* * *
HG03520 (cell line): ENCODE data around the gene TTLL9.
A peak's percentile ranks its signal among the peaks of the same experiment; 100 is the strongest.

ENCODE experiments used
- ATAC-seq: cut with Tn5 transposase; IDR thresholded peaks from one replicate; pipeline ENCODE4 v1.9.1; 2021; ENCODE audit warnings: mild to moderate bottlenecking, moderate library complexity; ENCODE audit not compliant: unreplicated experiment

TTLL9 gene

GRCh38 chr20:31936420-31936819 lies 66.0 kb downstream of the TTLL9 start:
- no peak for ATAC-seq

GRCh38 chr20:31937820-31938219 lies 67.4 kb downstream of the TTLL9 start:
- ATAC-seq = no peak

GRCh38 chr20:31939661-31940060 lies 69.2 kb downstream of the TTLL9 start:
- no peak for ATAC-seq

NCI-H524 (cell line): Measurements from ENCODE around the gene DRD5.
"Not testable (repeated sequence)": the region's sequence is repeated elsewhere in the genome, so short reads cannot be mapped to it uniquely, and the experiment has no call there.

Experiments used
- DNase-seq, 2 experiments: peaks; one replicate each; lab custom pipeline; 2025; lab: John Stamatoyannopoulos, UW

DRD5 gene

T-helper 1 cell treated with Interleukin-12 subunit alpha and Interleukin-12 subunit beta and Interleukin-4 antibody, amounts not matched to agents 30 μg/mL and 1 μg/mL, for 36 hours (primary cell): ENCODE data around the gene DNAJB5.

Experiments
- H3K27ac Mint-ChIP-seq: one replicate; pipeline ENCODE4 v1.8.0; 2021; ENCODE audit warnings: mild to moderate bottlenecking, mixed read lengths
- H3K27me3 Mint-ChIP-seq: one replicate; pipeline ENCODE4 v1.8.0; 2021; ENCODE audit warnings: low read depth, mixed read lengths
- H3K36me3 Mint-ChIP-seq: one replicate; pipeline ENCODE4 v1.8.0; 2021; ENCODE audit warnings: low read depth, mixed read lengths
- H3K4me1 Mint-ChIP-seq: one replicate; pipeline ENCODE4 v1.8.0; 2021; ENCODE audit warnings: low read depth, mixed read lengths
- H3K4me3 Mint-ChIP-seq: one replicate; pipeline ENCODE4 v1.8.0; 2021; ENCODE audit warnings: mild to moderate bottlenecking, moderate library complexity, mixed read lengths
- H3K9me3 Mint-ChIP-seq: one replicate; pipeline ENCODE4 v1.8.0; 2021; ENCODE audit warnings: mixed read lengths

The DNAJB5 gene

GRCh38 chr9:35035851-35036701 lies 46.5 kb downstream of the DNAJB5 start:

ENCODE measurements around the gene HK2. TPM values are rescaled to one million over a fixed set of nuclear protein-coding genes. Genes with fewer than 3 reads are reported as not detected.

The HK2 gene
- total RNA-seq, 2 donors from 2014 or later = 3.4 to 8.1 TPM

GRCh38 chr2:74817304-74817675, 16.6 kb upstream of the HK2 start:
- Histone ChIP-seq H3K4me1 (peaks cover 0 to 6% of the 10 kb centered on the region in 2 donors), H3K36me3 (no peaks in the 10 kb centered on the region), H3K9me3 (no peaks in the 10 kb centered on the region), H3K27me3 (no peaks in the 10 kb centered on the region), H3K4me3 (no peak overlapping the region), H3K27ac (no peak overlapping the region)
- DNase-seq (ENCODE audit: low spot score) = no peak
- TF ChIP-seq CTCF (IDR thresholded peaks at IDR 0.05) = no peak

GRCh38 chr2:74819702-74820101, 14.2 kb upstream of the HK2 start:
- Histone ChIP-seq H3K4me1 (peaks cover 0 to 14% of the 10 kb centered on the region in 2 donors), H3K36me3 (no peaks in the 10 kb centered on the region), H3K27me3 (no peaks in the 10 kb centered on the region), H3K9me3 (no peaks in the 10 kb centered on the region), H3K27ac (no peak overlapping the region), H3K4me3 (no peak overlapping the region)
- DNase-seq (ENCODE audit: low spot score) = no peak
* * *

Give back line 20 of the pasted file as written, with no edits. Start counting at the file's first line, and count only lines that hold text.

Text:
- H3K27me3 Mint-ChIP-seq: one replicate; pipeline ENCODE4 v1.8.0; 2021; ENCODE audit warnings: low read depth, mixed read lengths